TwitPic, which is free and easy to use, is our choice for photo sharing on Twitter. Sign up for a TwitPic account and you'll receive a personal e-mail address. Then when you snap a photo, you simply e-mail it to that address and TwitPic does the rest.

Similarly, there are several thirdparty applications competing in the space to allow you to send videos to Twitter. While none has yet emerged as a clear leader, TwitVid is a good choice for its ease of use and free price tag.

Use Twitter to publicize your blog. Many lawyers have begun writing blogs to share ideas and develop business and, as it just so happens, Twitter can be an excellent avenue for publicizing your blog. Posting a short, simple tweet that says “New blog post at [insert blog name here]” followed by a link to the blog post is all that’s required. The authors are both bloggers who track our respective blog stats somewhat obsessively, and Twitter is often one of the biggest sources of traffic to our blogs.

There are several third-party applications that automate the process offeeding these short updates, including the blog URL, to Twitter. Good choices are Twitterfeed and Tweetlater. Both are free and easy to set up. Tweetlater has additional functionality, but Twitterfeed has (in our highly unscientific testing) been more reliable and faster.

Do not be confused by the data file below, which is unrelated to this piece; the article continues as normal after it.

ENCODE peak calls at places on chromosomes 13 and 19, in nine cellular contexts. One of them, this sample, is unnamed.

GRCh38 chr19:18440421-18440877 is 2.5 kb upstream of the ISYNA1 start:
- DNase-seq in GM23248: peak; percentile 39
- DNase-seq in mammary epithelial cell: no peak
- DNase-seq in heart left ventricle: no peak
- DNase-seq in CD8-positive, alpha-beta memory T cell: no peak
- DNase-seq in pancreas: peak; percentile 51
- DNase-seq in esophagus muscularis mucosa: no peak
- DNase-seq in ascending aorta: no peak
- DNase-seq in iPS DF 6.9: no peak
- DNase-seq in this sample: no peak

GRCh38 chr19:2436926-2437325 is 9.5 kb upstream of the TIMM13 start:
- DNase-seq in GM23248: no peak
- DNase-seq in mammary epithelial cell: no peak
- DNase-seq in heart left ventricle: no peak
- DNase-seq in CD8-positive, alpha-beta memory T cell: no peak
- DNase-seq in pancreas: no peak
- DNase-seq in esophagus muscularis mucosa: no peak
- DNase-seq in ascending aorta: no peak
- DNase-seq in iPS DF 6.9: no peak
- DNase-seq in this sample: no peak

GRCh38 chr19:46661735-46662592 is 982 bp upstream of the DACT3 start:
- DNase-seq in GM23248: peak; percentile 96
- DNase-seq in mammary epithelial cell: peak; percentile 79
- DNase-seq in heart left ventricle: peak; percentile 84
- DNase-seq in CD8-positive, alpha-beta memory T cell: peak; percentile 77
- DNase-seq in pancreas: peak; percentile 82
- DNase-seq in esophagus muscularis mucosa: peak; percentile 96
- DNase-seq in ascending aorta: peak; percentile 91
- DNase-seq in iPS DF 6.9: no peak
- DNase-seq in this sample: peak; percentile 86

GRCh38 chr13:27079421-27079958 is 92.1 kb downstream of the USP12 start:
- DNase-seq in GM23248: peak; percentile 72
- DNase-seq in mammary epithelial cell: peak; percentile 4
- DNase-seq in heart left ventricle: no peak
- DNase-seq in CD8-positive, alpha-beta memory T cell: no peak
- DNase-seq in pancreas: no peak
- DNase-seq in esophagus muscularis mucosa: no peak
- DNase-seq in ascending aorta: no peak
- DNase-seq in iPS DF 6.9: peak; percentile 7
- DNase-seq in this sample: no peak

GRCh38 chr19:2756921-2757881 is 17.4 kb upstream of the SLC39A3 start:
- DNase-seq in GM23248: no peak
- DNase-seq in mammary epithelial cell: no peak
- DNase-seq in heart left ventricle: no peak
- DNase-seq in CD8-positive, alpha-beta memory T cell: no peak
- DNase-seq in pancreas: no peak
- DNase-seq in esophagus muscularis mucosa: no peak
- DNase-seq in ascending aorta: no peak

Carry it in your pocket. For many busy professionals, the number one objection to Twitter is “I just don't have time for it!” This, though, is a red herring. There are many hyperbusy and productive people who use Twitter. The key is realizing that Twitter isn't something you make time for—it’s something that you fit into time slots that become available.

To capitalize on the small windows of time that become available in life (waiting at the grocery checkout, sitting at an airport gate, driving down the highway at 75 mph—kidding!), you must have Twitter available in your pocket. Which means the solution is to get a tool that lets you access it from your smartphone.

The options depend on your model of phone. For the Palm Pre, Spaz is our favorite (although we recognize that the weird URL alone is enough to keep most lawyers away). For the BlackBerry, we like Twitterberry; but the simplest option is Blackbird, a no-frills, stripped-down application. Also, SocialScope and BBTweet are new options that are quickly gaining fans. They are all free.

Lastly, for the iPhone options abound. A favorite is Tweetdeck, but Seesmic and Twitterific are also popular and will do the job, too.

Figuring Out Facebook
Facebook (www.facebook.com) is a more complex social media site. Used wisely, it provides a means to extend your brand and demonstrate your ability to produce a deliverable service through relationship building. Achieving that aim, however, requires using the correct tools on the site to focus the right content on the right people. Here are some tips and tricks to get the most out of Facebook.

Control where the information flows. Unlike Twitter, Facebook will open up your life (and your family and your old college friends) to the world unless you seize control. Consequently, you need to distinguish between people that get to share your life and those that don't. You do this by creating a “list” under the News Feed column on the left-hand side of your Facebook home page.

For example, you can create one list for “Friends and Family” and a separate one for “Professional” contacts. Once you've created a list, you can then restrict the list members' access to certain types of information. Test your restrictions by going to the top of the Privacy Profile page, where you can use the “See how a friend sees your profile” button. Very enlightening.